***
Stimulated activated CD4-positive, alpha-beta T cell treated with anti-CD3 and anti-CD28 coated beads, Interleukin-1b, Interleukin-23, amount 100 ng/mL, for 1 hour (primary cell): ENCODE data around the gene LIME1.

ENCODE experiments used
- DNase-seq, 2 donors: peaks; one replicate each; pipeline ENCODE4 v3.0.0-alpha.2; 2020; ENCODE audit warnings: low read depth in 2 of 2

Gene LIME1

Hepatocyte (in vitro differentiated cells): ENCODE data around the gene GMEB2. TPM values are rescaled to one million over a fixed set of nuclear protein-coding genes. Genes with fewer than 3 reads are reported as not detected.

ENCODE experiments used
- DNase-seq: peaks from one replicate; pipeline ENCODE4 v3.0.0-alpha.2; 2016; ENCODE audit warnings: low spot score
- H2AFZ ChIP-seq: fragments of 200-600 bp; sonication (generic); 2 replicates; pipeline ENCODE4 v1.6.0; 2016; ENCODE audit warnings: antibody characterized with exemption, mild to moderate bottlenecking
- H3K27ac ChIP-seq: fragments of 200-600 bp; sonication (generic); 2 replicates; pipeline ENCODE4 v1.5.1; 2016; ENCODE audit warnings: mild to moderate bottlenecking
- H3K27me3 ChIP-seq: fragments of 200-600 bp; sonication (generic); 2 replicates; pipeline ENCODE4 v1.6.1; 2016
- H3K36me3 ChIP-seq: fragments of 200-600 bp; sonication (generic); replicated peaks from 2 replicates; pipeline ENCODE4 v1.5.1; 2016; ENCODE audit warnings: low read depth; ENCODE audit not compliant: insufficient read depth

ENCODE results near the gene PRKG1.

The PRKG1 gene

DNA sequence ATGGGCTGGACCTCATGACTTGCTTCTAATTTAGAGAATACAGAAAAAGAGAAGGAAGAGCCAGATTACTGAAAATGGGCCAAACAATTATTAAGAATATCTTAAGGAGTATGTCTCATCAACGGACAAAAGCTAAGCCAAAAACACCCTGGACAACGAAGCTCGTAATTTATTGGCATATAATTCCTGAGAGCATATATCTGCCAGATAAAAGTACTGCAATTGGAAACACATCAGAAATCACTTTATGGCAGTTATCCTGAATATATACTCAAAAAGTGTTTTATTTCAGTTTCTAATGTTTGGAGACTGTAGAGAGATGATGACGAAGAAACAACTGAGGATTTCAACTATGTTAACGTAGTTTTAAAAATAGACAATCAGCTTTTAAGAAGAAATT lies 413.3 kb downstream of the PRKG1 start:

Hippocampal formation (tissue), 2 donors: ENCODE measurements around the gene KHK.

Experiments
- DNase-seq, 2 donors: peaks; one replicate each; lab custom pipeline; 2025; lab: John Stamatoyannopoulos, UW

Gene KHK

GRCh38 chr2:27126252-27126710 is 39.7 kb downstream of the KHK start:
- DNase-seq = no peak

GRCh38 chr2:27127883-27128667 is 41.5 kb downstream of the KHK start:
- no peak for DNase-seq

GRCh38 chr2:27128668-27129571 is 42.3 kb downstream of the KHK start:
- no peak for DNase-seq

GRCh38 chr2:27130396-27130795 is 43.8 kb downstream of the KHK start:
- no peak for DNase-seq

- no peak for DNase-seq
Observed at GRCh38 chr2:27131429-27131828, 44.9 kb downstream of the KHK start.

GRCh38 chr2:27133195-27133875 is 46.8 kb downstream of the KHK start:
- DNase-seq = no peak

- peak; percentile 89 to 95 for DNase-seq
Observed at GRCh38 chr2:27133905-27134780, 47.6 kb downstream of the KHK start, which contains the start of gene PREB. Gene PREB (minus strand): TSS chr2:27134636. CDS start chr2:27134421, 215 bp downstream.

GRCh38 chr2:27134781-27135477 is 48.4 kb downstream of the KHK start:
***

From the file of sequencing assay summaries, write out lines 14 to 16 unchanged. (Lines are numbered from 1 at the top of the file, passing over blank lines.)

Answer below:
DNA sequence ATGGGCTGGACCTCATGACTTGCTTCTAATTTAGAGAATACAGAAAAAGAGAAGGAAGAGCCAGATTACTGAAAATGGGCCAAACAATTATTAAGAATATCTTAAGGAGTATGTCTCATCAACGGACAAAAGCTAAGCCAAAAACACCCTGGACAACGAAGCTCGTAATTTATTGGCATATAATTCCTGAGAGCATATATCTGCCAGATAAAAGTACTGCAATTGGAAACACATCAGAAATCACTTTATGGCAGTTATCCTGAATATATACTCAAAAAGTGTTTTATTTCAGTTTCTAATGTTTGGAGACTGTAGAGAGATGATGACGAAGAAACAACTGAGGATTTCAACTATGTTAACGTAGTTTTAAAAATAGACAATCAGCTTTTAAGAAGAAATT lies 413.3 kb downstream of the PRKG1 start:

Hippocampal formation (tissue), 2 donors: ENCODE measurements around the gene KHK.

Experiments